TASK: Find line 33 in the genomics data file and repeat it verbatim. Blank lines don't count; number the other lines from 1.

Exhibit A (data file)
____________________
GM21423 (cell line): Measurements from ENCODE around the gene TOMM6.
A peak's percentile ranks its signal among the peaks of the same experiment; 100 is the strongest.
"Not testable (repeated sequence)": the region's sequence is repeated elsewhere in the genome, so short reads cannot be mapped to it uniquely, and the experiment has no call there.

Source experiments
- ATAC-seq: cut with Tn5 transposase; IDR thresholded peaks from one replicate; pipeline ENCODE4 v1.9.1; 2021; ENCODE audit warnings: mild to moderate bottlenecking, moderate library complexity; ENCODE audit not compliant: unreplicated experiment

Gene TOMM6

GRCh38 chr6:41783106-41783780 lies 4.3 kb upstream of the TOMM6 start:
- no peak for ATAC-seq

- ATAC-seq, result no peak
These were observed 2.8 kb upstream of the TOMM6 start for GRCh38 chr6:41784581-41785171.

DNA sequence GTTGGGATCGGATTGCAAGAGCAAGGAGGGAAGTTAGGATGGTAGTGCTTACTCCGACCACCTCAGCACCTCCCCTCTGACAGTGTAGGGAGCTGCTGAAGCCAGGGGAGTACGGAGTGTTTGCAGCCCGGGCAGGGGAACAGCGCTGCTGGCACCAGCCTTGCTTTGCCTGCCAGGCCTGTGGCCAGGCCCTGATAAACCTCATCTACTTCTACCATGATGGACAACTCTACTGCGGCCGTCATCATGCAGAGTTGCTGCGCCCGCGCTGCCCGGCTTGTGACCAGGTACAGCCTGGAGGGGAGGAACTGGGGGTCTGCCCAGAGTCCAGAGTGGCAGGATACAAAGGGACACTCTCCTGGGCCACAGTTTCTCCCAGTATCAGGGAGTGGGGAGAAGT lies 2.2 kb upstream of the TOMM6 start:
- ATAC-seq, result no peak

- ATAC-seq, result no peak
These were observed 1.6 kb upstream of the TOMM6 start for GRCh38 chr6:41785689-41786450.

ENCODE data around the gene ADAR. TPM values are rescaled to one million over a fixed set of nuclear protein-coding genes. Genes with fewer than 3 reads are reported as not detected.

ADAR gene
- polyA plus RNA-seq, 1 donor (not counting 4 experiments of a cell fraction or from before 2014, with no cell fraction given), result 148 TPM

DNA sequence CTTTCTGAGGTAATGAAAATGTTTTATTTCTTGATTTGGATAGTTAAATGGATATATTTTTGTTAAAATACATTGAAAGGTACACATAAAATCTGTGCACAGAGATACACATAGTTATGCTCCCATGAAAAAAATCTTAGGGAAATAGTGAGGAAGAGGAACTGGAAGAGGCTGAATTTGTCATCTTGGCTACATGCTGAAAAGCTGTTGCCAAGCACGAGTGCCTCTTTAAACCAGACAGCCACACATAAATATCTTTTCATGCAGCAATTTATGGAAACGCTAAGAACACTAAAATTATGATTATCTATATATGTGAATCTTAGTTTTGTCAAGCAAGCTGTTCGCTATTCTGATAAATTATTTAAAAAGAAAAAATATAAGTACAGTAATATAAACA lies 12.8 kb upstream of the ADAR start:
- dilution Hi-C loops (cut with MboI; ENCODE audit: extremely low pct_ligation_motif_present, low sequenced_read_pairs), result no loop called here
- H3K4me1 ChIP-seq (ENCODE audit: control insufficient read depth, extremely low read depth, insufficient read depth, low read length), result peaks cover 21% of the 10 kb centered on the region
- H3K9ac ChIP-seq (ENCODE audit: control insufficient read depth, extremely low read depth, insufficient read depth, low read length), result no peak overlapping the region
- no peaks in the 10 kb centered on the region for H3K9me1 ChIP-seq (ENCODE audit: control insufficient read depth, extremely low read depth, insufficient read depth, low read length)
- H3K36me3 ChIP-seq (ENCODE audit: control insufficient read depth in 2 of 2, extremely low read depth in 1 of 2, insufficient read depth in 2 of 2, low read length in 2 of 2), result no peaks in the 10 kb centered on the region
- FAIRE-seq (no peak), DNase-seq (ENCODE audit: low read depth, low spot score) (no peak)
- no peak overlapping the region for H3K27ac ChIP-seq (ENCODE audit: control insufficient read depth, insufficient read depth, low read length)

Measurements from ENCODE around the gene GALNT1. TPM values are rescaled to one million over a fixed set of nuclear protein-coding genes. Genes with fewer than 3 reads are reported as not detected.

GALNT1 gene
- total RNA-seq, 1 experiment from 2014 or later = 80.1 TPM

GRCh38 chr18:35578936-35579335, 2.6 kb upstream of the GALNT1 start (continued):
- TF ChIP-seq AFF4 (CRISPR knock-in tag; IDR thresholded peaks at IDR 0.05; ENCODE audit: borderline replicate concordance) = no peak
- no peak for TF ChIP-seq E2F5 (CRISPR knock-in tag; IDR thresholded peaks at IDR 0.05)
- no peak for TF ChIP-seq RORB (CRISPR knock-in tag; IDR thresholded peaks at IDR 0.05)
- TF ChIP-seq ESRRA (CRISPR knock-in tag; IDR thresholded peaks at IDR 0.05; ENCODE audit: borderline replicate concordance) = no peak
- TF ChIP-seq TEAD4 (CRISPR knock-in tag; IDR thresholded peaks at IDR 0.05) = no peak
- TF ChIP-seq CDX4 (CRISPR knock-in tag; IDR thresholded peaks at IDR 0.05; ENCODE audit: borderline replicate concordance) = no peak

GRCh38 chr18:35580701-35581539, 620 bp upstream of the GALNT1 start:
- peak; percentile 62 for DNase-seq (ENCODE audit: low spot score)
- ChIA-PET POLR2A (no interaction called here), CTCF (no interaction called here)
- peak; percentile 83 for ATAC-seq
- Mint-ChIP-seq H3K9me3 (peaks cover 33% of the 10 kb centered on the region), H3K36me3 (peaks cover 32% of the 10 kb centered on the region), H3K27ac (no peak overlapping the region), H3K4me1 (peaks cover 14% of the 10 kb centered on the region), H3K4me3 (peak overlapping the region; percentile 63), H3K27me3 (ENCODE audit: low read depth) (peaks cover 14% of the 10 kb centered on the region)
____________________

- TF ChIP-seq ESRRA (CRISPR knock-in tag; IDR thresholded peaks at IDR 0.05; ENCODE audit: borderline replicate concordance) = no peak